[5] It currently stands at 70% and is expected to peak at around 80% in 2016-17, though in turbulent times like these such forecasts must be taken with a large pinch of salt.

[6] Besides the permanent loss of tax revenue from a stricken financial sector, which was overlarge and needed to be slimmed down, there was the problem that the longer the recession lasted, the greater the risk that the economy’s underlying growth rate – the rate at which potential output was growing over time – would fall as physical productive capacity was lost, collaborative social networks got dispersed and individual skills and know-how deteriorated through disuse.

[7] In Scotland, the Lib-Dems lost 74 seats and retain only 56, mostly in the Highlands.

[8] This range-estimate of the gap between actual and potential GDP is based on two assumptions: that when GDP peaked in the first quarter of 2008, the gap was zero; and that since then, for reasons explained in footnote 6, the annual rate at which potential GDP is growing has fallen from 2.5%, the previous long-term trend, to between 1.5 and 2.0%.

 

The crisis in the eurozone

Some thoughts ahead of tomorrow’s meeting on the Crisis and Europe at 1pm in the Queen’s Hotel, Dundee:

The crisis is so complex, intractable and toxic that it’s hard to know where to start. This is not the place to discourse at length on the character, causes and consequences of the crisis or to assess alternative ideas for resolving it. I simply offer some general thoughts, in no particular order of importance.

The single currency: design flaws

As in all major crises, economic and political elements are inseparably intertwined. The 17-member eurozone has turned into a doomsday machine. There were inherent flaws in the design of the single currency which, unlike the US dollar, was supported neither by a federal state with substantial powers of taxation, spending and borrowing nor by a central bank empowered to act as lender of last resort to individual governments. And when EMU was formed, member states gave up the power to alter their exchange rates and set interest rates without making any provision for bailouts, defaults or exits. At the same time, the creation of the euro combined German ordoliberalism, which prescribes balanced budgets, monetary discipline and wage restraint, with the much looser fiscal arrangements of the Mediterranean states which, before they joined the single currency relied on periodic exchange rate depreciation as a safety valve to correct for internal wage and price inflation. The assumption was that southern Europe would eventually converge on the German model.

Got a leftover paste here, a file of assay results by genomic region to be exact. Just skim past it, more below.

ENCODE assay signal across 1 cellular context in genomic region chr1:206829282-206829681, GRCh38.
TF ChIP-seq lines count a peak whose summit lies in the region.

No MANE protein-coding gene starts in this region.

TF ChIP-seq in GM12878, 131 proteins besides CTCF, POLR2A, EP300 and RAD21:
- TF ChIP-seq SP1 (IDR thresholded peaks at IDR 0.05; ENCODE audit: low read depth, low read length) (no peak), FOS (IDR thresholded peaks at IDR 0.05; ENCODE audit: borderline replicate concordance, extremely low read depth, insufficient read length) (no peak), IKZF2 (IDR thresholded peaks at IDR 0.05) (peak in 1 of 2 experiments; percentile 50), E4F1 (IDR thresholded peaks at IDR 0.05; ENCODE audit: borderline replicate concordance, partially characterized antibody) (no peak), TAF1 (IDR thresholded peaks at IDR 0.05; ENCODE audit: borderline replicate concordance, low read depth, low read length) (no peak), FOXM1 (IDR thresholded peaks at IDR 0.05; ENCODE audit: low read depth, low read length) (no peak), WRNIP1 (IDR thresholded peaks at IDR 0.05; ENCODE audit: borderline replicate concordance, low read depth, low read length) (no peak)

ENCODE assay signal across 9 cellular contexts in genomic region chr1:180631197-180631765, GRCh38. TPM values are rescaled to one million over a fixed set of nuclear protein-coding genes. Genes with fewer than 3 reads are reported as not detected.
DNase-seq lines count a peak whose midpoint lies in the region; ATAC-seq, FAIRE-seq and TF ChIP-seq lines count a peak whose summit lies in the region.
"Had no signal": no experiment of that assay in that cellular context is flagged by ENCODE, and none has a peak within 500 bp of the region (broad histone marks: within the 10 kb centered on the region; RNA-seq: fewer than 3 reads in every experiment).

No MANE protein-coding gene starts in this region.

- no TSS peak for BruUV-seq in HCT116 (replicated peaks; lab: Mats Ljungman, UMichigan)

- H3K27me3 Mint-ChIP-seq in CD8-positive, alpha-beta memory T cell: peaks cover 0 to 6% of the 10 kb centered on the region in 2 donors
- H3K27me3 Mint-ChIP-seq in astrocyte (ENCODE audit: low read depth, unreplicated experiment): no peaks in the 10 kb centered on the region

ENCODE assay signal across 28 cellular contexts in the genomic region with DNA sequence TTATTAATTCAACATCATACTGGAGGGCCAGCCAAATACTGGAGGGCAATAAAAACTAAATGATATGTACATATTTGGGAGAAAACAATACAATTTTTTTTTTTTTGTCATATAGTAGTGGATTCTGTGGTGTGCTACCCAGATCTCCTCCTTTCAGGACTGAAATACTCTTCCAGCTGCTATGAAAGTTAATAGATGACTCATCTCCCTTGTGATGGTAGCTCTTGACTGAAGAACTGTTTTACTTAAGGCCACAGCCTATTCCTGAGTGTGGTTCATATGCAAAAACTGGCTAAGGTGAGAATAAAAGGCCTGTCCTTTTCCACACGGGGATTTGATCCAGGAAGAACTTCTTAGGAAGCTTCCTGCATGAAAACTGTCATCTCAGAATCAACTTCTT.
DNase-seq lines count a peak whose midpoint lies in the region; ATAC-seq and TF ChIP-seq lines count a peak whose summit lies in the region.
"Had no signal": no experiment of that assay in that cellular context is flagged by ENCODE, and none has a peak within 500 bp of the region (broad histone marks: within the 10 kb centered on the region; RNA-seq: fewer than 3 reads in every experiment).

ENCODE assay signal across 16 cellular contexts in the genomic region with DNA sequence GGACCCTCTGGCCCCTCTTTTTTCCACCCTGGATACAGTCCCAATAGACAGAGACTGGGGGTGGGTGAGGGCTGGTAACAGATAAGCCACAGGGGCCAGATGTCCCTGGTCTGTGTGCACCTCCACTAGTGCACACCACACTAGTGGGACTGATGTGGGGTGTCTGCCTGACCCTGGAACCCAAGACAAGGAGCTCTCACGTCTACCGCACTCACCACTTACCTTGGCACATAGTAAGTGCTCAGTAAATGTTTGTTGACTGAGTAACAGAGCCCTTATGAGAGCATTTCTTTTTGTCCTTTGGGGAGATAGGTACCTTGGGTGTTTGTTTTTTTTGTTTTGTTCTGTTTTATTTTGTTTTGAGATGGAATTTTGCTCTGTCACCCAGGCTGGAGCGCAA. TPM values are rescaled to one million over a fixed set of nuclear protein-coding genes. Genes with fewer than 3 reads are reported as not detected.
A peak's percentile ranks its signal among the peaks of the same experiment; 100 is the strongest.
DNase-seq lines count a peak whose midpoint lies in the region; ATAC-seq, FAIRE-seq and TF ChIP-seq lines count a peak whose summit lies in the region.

This did not happen. Instead trade and payments within the eurozone became steadily more unbalanced: Germany and its northern satellites ran persistent surpluses, while the Mediterranean states ran persistent deficits. To take the most egregious example: Greece’s trade deficit is currently equivalent to almost 10% of its GDP despite a four-year slump which has reduced GDP by around 20% below its pre-recession peak. One would normally expect a recession of this magnitude to eliminate a trade deficit by reducing the demand for imports. As it is, Greek businesses simply cannot compete in the single market and Greek trade is in fundamental disequilibrium. The country joined the single currency at around 340 drachmas to the euro. According to The Economist, if the drachma were restored, the exchange rate would settle at around 1,000 drachmas to the euro (leading, incidentally, to a drastic jump in drachma-denominated import prices that would further reduce people’s real incomes at a time when an unemployment rate of 20% effectively precludes any attempt by workers and unions to achieve compensatory increases in money wages).

A crisis of legitimacy and the rise of the nationalist right

Add to these structural flaws the consequences of a credit-fuelled boom in land, housing and commercial property – notably in Ireland and Spain, whose governments did not run excessive budget deficits, but which have nevertheless been overwhelmed by sovereign debt problems through trying to rescue the banks (and with them, it must be said, a large number of ordinary punters who joined in the speculative frenzy) – and you have a toxic brew of economic depression, broken banks and investor panic. At the same time, within the 27-member European Union, the financial and economic crisis has intensified a long-standing crisis of political legitimacy, which goes back at least twenty years. By and large, until the early 1990s, the process of European integration was underpinned by a “permissive consensus” which allowed political leaders to drive it forward without needing to make much effort to carry the public with them. If “Eurocrats” were somewhat remote and unaccountable, this was a defect that could be tolerated in exchange for the benefits that integration was believed to confer: the preservation of peace in a previously war-torn continent and the promotion of economic prosperity. Over the past 20 years, there has been a marked decline in public support for the EU, with adverse shifts in opinion polls, “shock” results in national referenda and falling turnout rates in elections to the European parliament.